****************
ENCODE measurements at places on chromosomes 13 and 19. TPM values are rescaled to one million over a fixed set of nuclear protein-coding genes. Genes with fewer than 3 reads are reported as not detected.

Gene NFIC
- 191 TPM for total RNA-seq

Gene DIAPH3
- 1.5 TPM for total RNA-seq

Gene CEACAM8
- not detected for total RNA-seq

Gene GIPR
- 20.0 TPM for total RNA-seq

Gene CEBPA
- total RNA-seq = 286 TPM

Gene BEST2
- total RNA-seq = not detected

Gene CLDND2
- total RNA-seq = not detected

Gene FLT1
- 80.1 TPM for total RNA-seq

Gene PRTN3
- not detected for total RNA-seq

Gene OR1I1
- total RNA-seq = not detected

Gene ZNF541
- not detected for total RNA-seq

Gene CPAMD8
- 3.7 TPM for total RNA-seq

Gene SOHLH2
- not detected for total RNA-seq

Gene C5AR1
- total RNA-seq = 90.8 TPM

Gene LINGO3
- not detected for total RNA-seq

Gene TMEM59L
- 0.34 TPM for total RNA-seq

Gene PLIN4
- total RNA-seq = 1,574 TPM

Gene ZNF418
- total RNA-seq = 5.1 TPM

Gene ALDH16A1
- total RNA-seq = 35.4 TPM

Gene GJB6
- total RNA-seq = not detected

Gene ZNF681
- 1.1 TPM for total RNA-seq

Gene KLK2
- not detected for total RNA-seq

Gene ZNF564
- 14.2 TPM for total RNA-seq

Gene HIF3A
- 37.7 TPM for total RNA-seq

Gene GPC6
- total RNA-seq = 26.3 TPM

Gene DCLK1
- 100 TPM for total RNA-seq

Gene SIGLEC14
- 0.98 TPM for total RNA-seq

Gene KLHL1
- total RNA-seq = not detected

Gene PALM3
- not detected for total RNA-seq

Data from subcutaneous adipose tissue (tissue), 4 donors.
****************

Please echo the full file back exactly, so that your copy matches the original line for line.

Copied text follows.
ENCODE measurements at places on chromosomes 13 and 19. TPM values are rescaled to one million over a fixed set of nuclear protein-coding genes. Genes with fewer than 3 reads are reported as not detected.

Gene NFIC
- 191 TPM for total RNA-seq

Gene DIAPH3
- 1.5 TPM for total RNA-seq

Gene CEACAM8
- not detected for total RNA-seq

Gene GIPR
- 20.0 TPM for total RNA-seq

Gene CEBPA
- total RNA-seq = 286 TPM

Gene BEST2
- total RNA-seq = not detected

Gene CLDND2
- total RNA-seq = not detected

Gene FLT1
- 80.1 TPM for total RNA-seq

Gene PRTN3
- not detected for total RNA-seq

Gene OR1I1
- total RNA-seq = not detected

Gene ZNF541
- not detected for total RNA-seq

Gene CPAMD8
- 3.7 TPM for total RNA-seq

Gene SOHLH2
- not detected for total RNA-seq

Gene C5AR1
- total RNA-seq = 90.8 TPM

Gene LINGO3
- not detected for total RNA-seq

Gene TMEM59L
- 0.34 TPM for total RNA-seq

Gene PLIN4
- total RNA-seq = 1,574 TPM

Gene ZNF418
- total RNA-seq = 5.1 TPM

Gene ALDH16A1
- total RNA-seq = 35.4 TPM

Gene GJB6
- total RNA-seq = not detected

Gene ZNF681
- 1.1 TPM for total RNA-seq

Gene KLK2
- not detected for total RNA-seq

Gene ZNF564
- 14.2 TPM for total RNA-seq

Gene HIF3A
- 37.7 TPM for total RNA-seq

Gene GPC6
- total RNA-seq = 26.3 TPM

Gene DCLK1
- 100 TPM for total RNA-seq

Gene SIGLEC14
- 0.98 TPM for total RNA-seq

Gene KLHL1
- total RNA-seq = not detected

Gene PALM3
- not detected for total RNA-seq

Data from subcutaneous adipose tissue (tissue), 4 donors.